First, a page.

Lopez starting a comeback on LPGA Tour

REUNION, Fla. (AP) — Nancy Lopez has long been a legend. She wants to play like one again.

The Hall of Famer with 48 career wins — none, though, since a rain-shortened triumph in 1997 at the Chick-fil-A Charity Championship — is starting a comeback this week at the Ginn Open, the first of a few tournaments she plans on playing this season.

She's 50 now, more than twice the age of many young standouts on the LPGA Tour. Yet Lopez insists this is a serious comeback bid; she's lost nearly 40 pounds over the past year, says she's striking the ball well and truly believes she's ready to compete.

"I would love to finish in the top 10 quickly," Lopez said. "Hopefully that will happen."

That's no modest goal, even for someone with Lopez's resume. Out of the last 72 official events she's played, Lopez — who broke a toe last week when she walked into a piece of iron furniture — has finished in the top 10 exactly once.

"It's exciting watching the LPGA and the young players and seeing if I can do it just one more time, at least for a little bit and see what my body tells me, because that's really the toughest part, bad feet and bad knees," Lopez said. "That's why I'm trying to get back into physical condition. I still have a ways to go."

The Ginn isn't exactly the easiest spot Lopez could have picked to begin her comeback.

Only 23 of the 83 players who made the cut here in 2006 broke par for the week, and if anything, the sense is that the 6,505-yard course at the Reunion Resort may be playing longer and tougher this year.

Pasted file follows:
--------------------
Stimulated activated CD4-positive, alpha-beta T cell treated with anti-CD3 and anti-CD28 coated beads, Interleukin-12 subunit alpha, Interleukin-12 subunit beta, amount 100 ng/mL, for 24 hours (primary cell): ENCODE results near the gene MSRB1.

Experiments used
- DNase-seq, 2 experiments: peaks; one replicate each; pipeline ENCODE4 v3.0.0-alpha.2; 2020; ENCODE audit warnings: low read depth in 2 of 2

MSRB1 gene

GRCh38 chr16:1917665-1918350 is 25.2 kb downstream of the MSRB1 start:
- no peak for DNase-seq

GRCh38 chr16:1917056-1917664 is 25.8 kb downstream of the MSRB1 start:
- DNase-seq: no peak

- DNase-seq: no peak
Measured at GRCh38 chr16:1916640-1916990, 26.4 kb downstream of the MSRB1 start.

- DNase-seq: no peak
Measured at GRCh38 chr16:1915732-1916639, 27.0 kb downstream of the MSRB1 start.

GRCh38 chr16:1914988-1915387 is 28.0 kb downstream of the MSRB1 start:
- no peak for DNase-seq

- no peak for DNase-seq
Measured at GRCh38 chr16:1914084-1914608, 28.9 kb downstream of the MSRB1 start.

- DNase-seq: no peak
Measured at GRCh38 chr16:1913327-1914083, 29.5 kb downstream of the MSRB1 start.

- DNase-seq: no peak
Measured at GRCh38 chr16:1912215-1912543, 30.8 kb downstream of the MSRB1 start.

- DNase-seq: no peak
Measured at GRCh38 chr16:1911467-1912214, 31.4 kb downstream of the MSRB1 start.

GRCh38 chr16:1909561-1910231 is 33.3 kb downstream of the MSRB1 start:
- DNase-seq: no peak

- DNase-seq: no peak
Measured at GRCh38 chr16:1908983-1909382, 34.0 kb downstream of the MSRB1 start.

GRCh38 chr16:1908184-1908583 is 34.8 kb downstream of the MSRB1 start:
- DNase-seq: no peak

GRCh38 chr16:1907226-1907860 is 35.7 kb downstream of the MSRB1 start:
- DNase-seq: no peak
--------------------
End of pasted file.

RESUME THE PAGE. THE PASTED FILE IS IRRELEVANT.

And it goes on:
"It feels like a little bit of a major tournament," said defending champion Mi Hyun Kim of South Korea.

There's plenty of story lines here this week. All but two of this year's top 50 LPGA Tour money winners are in the field, and the biggest news may come at week's end if Lorena Ochoa can overtake Annika Sorenstam as the world's No. 1. LPGA officials aren't sure yet if that can happen, even if Ochoa wins, but the race is increasingly tight.

"I'm not in a hurry," Ochoa said Wednesday. "I've been waiting for five years and I've been waiting for many, many years. ... If it happens this week or if it happens in three weeks or five weeks, that's OK, too."

But even with the Lorena vs. Annika buzz, Lopez's return is garnering much attention, too.

On a tour where many of the best players are twentysomethings — or, in Kraft Nabisco champion Morgan Pressel's case, still in their teen years — Lopez still has status, even though her most dominant years were when some of the LPGA's current standouts were learning to walk.

"I certainly look up to her," said the 18-year-old Pressel. "She's a wonderful competitor and a great player and a great person, and I think that's characteristic of Nancy Lopez. And the way she interacted with the fans and the media and everything, along with her golf game, are things that I try to emulate every day."

Lopez was to play Thursday with two other veterans, Pat Hurst and Meg Mallon. Both played for Lopez when she captained the United States' Solheim Cup team two years ago, the event where Lopez began thinking how much she missed the game.

So she jumped in a pool, began working to lose the weight, and here she is.

"I think it's fun I'm playing with some of my peers and the older players on tour, even though Pat's not old and Meg's not old," Lopez said. "Everybody's young to me right now."

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